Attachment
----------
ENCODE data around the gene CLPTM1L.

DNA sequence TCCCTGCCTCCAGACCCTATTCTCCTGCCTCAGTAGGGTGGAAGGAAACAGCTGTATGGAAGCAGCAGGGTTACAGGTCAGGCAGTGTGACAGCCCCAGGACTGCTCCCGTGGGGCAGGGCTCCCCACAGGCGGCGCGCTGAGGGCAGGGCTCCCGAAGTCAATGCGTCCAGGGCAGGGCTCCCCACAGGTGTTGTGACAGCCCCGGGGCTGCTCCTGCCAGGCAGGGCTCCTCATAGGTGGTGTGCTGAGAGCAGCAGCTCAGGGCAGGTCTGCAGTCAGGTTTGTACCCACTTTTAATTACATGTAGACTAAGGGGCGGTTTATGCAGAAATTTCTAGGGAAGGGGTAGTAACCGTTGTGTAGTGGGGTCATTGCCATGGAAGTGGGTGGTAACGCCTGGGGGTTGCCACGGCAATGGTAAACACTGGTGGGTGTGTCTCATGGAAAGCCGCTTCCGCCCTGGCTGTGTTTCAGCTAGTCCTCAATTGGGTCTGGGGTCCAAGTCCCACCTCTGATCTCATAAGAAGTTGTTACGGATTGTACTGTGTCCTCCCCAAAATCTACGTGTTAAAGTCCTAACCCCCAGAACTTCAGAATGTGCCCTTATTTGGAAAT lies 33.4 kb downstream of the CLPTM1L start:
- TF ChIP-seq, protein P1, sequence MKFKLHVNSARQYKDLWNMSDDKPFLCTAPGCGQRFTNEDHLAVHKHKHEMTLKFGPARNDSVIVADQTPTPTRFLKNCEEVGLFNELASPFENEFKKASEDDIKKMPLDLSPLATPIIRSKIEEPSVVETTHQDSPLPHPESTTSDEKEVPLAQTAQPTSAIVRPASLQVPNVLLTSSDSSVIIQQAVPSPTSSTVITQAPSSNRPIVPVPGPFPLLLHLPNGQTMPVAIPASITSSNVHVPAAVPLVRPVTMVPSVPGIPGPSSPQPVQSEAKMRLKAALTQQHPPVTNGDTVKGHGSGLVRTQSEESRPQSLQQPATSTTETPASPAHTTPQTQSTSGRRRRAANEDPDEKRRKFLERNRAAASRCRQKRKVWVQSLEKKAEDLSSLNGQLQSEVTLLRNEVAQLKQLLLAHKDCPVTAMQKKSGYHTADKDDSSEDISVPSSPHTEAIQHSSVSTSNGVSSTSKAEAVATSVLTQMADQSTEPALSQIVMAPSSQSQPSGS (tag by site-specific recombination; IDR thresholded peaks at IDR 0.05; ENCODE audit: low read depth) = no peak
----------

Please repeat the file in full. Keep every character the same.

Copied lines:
ENCODE data around the gene CLPTM1L.

DNA sequence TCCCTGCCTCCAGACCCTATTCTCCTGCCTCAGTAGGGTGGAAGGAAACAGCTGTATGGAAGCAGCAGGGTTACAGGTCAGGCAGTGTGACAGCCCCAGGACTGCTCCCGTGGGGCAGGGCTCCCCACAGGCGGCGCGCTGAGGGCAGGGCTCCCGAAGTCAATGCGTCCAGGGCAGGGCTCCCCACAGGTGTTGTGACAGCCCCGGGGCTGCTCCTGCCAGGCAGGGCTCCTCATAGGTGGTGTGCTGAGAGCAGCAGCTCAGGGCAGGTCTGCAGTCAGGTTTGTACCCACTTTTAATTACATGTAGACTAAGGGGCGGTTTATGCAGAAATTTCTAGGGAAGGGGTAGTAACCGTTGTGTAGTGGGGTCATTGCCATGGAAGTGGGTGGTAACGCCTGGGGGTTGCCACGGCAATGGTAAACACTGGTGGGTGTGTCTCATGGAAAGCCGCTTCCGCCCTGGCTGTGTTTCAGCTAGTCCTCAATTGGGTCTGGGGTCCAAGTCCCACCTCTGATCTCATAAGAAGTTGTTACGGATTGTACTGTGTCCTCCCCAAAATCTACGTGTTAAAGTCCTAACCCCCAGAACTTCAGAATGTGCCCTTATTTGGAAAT lies 33.4 kb downstream of the CLPTM1L start:
- TF ChIP-seq, protein P1, sequence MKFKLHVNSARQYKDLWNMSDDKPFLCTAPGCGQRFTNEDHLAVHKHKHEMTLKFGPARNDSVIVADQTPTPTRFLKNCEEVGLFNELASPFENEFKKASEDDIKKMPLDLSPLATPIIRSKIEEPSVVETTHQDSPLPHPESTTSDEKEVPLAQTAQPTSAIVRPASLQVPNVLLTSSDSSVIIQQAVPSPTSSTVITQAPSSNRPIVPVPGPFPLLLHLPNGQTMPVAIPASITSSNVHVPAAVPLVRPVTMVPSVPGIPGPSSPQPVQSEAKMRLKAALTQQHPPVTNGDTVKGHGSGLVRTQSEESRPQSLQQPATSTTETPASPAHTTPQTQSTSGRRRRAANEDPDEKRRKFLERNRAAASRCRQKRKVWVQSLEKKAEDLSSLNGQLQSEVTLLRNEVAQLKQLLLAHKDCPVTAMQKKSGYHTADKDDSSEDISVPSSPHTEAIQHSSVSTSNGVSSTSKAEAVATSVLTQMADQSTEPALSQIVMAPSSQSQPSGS (tag by site-specific recombination; IDR thresholded peaks at IDR 0.05; ENCODE audit: low read depth) = no peak